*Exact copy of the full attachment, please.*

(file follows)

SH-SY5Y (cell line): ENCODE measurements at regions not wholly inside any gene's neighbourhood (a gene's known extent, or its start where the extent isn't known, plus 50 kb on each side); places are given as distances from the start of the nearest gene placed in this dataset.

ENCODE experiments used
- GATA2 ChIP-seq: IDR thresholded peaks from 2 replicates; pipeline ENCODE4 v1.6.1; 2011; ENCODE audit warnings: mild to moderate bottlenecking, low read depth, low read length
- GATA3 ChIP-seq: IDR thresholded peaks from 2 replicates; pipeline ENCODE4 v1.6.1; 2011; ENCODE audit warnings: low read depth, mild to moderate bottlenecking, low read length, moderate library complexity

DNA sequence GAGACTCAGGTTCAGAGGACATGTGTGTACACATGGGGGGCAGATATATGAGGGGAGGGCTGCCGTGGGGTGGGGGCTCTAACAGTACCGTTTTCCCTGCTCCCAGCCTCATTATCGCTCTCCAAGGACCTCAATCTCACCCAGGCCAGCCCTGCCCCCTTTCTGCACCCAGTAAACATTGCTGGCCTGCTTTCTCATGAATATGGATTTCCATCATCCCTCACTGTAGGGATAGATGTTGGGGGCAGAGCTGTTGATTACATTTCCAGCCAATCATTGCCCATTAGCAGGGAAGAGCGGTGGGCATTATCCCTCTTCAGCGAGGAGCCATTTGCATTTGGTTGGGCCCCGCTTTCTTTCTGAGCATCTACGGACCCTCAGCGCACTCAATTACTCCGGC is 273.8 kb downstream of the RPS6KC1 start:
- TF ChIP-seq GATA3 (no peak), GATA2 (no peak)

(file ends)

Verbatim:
SH-SY5Y (cell line): ENCODE measurements at regions not wholly inside any gene's neighbourhood (a gene's known extent, or its start where the extent isn't known, plus 50 kb on each side); places are given as distances from the start of the nearest gene placed in this dataset.

ENCODE experiments used
- GATA2 ChIP-seq: IDR thresholded peaks from 2 replicates; pipeline ENCODE4 v1.6.1; 2011; ENCODE audit warnings: mild to moderate bottlenecking, low read depth, low read length
- GATA3 ChIP-seq: IDR thresholded peaks from 2 replicates; pipeline ENCODE4 v1.6.1; 2011; ENCODE audit warnings: low read depth, mild to moderate bottlenecking, low read length, moderate library complexity

DNA sequence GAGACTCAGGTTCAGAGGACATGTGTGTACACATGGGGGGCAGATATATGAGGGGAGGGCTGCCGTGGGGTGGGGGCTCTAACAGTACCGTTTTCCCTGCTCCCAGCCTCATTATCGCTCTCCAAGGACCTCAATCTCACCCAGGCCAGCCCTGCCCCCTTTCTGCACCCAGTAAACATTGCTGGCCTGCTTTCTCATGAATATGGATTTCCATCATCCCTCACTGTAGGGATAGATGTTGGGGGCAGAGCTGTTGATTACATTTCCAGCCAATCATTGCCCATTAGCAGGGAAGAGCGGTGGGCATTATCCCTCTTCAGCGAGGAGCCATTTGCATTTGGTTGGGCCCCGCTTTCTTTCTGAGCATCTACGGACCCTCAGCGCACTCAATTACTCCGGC is 273.8 kb downstream of the RPS6KC1 start:
- TF ChIP-seq GATA3 (no peak), GATA2 (no peak)